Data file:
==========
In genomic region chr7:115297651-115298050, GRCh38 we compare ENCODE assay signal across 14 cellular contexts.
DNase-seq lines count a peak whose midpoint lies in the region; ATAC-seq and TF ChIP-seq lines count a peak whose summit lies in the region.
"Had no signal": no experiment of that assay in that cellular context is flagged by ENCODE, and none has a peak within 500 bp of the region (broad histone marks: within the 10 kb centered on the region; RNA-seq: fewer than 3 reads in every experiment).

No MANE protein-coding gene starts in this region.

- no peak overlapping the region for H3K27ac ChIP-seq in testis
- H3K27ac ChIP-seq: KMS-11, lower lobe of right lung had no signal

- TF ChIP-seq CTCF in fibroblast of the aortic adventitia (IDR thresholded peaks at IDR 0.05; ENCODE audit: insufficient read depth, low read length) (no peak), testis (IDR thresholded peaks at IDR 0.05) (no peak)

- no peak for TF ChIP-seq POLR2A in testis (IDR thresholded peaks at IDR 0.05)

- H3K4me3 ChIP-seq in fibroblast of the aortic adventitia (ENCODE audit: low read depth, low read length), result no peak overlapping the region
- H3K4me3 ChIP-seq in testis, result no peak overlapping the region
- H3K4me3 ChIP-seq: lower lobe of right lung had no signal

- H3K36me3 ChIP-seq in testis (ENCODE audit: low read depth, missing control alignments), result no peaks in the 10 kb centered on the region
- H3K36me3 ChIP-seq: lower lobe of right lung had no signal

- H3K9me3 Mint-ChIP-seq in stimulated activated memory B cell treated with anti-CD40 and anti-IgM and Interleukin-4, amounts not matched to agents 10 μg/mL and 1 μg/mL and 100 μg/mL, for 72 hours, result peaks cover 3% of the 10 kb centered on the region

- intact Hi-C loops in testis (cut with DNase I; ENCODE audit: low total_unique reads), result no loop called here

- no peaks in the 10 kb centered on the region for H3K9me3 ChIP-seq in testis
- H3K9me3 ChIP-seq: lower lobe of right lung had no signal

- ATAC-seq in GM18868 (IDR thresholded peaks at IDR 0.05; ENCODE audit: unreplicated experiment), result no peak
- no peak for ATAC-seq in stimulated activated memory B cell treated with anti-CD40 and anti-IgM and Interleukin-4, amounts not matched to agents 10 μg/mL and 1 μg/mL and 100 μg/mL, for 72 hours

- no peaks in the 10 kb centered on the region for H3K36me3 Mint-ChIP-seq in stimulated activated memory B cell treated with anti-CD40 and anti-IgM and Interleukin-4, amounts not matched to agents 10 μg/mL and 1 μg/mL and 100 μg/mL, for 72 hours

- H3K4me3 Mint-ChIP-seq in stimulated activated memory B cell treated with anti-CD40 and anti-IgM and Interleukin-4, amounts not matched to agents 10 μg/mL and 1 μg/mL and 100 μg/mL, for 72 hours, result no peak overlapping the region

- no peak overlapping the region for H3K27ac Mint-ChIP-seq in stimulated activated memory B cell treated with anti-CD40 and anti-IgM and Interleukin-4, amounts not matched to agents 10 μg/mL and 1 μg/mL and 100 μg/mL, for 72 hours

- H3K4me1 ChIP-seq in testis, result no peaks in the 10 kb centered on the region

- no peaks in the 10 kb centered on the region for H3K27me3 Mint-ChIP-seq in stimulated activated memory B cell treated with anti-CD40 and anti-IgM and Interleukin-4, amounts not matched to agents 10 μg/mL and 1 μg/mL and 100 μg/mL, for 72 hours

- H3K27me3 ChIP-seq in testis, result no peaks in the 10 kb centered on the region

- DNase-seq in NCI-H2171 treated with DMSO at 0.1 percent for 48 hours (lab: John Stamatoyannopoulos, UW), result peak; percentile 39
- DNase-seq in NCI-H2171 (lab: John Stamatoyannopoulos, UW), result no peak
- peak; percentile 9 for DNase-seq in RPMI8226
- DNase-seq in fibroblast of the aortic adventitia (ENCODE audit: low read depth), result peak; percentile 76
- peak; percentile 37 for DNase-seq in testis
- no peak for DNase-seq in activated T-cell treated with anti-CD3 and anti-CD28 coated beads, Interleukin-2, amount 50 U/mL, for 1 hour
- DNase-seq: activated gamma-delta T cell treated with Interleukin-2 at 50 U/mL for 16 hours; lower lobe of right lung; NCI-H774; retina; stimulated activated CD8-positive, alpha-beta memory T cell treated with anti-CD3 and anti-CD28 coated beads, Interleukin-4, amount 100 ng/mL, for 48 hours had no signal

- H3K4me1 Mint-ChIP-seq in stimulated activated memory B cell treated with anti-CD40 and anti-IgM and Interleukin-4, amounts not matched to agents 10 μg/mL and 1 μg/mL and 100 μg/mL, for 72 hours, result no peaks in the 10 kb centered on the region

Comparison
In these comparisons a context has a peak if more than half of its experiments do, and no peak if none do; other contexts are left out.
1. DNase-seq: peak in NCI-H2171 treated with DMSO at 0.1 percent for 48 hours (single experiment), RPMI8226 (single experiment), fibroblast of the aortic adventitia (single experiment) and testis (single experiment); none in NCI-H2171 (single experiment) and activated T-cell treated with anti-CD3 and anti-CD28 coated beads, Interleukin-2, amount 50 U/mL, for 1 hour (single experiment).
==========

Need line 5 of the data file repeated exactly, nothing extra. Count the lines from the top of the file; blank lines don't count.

- no peak overlapping the region for H3K27ac ChIP-seq in testis